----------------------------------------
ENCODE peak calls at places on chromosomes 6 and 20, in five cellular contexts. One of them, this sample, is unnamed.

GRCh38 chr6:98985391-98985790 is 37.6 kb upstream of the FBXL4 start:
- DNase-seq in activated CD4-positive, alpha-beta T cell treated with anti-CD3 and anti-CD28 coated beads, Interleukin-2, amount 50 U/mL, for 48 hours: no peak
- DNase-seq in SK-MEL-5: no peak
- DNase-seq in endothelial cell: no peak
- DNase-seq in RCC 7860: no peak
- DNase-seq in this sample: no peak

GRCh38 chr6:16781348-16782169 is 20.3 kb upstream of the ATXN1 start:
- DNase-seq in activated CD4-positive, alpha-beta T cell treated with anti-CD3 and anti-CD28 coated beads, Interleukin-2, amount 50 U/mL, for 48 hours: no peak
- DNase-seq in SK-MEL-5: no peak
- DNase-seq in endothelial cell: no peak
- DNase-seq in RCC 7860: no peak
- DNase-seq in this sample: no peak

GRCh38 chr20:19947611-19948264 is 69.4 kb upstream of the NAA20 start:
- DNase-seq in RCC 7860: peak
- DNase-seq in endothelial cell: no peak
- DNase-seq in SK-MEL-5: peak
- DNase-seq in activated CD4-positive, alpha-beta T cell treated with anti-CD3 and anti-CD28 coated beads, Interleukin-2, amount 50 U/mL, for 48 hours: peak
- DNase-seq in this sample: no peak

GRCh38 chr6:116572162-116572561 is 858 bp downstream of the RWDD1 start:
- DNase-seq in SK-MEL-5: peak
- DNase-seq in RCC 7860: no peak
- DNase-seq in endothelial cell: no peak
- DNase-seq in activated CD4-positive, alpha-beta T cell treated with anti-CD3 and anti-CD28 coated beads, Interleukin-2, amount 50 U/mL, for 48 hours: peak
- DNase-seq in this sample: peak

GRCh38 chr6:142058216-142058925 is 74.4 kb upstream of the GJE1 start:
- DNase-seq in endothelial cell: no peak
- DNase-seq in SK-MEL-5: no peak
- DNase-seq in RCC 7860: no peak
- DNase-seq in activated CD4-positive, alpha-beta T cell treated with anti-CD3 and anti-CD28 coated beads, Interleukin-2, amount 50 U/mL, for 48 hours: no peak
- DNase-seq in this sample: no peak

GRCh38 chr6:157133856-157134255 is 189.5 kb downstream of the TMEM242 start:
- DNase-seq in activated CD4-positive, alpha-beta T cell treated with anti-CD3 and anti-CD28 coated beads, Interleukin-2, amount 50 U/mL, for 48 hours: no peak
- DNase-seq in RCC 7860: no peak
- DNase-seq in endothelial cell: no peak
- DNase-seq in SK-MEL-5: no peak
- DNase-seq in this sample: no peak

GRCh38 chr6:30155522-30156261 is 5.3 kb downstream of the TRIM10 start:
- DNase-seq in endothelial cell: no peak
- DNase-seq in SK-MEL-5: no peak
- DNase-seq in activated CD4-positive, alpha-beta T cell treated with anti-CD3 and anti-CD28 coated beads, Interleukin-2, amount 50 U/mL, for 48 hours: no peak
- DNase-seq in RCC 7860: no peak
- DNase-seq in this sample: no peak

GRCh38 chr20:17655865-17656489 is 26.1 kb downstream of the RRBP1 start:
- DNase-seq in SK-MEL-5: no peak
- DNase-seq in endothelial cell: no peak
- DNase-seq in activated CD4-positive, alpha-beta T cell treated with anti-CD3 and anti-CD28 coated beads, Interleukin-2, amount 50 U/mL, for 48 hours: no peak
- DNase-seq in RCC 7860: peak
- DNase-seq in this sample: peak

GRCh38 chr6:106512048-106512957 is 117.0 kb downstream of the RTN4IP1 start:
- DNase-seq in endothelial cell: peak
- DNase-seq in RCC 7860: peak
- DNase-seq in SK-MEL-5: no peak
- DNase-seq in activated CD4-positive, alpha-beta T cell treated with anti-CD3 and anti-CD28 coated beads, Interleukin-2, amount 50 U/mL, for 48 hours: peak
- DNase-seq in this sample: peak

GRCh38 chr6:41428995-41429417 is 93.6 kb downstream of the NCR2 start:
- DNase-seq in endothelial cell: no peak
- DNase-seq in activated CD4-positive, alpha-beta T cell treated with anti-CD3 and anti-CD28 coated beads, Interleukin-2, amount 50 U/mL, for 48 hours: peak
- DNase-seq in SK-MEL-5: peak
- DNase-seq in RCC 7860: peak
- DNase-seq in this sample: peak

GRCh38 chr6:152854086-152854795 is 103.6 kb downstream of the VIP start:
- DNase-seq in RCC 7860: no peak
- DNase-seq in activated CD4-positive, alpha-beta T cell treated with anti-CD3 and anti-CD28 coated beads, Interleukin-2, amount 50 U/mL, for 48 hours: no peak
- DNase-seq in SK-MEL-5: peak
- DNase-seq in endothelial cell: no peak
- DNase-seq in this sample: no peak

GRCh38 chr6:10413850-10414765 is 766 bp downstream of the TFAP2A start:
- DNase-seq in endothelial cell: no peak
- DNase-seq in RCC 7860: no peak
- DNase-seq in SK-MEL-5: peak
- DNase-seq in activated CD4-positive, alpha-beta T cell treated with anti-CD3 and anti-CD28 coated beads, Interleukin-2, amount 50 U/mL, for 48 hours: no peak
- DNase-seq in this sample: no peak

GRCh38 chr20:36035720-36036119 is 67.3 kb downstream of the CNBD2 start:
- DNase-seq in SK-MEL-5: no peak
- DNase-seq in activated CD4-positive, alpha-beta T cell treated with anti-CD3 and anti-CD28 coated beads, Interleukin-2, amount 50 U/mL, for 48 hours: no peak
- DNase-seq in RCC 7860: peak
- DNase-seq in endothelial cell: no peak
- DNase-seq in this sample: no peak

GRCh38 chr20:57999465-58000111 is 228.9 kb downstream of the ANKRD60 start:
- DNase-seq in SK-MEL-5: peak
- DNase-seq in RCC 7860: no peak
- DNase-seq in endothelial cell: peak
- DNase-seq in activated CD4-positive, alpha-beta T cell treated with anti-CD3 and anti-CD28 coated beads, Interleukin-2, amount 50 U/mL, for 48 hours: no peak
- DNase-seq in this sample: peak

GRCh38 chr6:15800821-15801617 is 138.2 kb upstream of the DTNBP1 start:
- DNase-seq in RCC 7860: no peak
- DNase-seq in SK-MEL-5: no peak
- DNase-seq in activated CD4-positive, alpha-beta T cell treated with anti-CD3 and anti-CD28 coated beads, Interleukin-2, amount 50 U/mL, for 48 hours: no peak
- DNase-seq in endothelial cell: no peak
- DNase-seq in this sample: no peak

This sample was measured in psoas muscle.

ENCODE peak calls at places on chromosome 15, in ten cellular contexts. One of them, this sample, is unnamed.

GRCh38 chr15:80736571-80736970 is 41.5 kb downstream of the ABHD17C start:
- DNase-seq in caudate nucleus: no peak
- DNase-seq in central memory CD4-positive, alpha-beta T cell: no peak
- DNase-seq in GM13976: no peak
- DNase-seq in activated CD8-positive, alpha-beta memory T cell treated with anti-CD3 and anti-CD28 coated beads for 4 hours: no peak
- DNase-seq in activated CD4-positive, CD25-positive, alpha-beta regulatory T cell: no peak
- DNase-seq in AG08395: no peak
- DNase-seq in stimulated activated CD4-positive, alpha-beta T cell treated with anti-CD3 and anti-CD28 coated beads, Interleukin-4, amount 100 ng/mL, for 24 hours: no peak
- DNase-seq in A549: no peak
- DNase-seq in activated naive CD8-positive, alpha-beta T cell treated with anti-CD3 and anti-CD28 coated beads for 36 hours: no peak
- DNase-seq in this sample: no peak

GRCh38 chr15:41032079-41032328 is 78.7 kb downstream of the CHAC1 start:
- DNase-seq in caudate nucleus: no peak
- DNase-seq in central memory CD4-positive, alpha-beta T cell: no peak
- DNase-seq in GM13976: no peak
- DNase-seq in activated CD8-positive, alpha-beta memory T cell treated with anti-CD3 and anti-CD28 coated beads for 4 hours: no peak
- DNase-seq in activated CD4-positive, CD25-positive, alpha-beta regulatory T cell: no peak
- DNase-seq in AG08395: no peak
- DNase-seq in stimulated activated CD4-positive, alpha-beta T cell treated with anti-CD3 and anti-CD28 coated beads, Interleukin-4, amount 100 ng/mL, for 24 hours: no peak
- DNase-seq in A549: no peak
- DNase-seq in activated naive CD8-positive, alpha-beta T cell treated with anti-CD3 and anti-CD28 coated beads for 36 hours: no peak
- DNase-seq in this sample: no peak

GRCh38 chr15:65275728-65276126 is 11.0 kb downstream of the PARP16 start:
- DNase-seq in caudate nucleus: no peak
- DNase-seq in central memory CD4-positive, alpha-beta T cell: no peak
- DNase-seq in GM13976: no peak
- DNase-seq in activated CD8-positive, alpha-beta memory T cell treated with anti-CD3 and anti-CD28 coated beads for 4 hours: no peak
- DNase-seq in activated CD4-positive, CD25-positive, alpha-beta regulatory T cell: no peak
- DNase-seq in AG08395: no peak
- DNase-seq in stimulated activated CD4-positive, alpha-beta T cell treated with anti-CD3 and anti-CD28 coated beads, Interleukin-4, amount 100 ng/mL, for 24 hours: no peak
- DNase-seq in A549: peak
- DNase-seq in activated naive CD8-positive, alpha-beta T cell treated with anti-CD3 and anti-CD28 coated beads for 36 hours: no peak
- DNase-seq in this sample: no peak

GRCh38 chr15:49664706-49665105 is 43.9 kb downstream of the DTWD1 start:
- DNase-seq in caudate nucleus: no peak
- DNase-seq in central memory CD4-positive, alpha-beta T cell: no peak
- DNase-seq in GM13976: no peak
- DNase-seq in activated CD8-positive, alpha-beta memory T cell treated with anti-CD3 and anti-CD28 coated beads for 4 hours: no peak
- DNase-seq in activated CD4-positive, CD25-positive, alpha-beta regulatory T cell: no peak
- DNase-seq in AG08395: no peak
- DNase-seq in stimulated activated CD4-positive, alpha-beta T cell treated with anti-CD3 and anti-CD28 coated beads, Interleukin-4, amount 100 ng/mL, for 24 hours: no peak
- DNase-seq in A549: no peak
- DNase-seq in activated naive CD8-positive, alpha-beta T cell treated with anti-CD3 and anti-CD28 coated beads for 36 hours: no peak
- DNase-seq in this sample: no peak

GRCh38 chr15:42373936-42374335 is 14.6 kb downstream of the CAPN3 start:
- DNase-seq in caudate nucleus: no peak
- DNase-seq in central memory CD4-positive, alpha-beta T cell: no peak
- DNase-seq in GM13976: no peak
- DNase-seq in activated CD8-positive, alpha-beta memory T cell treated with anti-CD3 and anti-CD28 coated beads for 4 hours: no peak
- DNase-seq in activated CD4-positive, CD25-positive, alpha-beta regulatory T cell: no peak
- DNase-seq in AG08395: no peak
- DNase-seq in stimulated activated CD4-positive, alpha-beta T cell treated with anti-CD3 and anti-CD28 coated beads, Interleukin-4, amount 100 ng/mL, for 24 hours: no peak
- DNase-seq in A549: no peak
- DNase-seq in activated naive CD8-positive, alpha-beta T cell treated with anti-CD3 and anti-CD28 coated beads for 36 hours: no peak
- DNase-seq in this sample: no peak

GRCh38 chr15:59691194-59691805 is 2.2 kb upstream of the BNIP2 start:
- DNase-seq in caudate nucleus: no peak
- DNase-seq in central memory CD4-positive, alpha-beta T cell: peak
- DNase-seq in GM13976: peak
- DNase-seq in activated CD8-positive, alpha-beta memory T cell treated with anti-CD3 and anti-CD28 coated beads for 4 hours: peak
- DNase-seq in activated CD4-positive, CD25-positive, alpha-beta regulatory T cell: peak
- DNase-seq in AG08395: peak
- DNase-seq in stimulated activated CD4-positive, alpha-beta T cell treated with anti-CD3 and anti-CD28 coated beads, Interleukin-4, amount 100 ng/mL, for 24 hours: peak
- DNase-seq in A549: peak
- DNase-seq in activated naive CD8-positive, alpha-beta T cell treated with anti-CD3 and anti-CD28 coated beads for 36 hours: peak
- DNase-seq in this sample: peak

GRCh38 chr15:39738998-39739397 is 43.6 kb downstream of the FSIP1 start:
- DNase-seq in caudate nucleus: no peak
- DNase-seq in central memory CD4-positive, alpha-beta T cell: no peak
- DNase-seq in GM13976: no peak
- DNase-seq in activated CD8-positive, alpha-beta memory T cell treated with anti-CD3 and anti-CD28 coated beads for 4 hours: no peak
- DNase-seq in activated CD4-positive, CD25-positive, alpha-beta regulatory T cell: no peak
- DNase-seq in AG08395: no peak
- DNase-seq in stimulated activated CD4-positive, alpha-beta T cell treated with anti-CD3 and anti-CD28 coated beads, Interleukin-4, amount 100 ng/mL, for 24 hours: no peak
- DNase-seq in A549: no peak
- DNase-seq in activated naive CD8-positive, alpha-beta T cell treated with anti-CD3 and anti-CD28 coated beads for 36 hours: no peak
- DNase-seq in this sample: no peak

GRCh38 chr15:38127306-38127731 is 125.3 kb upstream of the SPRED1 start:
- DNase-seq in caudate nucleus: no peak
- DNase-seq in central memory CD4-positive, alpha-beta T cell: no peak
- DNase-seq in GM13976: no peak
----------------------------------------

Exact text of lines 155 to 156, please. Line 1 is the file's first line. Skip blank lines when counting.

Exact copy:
- DNase-seq in AG08395: peak
- DNase-seq in stimulated activated CD4-positive, alpha-beta T cell treated with anti-CD3 and anti-CD28 coated beads, Interleukin-4, amount 100 ng/mL, for 24 hours: peak